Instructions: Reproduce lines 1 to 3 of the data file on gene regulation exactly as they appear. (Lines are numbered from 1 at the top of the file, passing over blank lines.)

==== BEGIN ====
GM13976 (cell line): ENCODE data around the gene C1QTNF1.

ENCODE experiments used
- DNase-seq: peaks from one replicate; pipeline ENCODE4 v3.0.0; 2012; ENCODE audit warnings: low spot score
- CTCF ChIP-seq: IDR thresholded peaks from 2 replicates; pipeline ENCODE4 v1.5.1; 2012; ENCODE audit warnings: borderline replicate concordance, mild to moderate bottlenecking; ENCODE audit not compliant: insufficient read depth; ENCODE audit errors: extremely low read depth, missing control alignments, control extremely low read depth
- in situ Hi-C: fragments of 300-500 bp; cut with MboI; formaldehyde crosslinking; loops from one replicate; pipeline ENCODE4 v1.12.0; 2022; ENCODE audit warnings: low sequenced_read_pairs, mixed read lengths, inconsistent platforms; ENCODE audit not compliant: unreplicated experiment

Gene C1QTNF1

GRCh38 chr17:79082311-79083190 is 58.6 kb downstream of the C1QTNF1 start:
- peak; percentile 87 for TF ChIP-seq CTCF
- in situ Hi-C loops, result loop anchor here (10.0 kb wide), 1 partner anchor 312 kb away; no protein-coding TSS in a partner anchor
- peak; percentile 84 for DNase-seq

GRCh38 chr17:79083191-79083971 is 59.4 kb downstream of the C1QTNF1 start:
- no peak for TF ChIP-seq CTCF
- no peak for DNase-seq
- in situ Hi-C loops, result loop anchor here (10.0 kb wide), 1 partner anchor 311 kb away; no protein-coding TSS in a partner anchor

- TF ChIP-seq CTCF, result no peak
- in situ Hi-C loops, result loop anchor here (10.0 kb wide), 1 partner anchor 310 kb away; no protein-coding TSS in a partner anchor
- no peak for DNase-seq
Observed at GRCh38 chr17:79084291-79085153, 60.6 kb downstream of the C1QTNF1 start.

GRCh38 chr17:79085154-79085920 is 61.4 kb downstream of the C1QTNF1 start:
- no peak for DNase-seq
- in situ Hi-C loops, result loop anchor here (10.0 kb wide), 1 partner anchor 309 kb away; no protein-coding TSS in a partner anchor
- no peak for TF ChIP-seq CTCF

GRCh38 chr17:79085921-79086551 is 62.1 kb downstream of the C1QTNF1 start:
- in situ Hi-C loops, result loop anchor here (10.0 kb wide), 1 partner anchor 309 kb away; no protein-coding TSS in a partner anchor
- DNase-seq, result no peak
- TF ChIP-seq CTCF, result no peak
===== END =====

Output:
GM13976 (cell line): ENCODE data around the gene C1QTNF1.

ENCODE experiments used
- DNase-seq: peaks from one replicate; pipeline ENCODE4 v3.0.0; 2012; ENCODE audit warnings: low spot score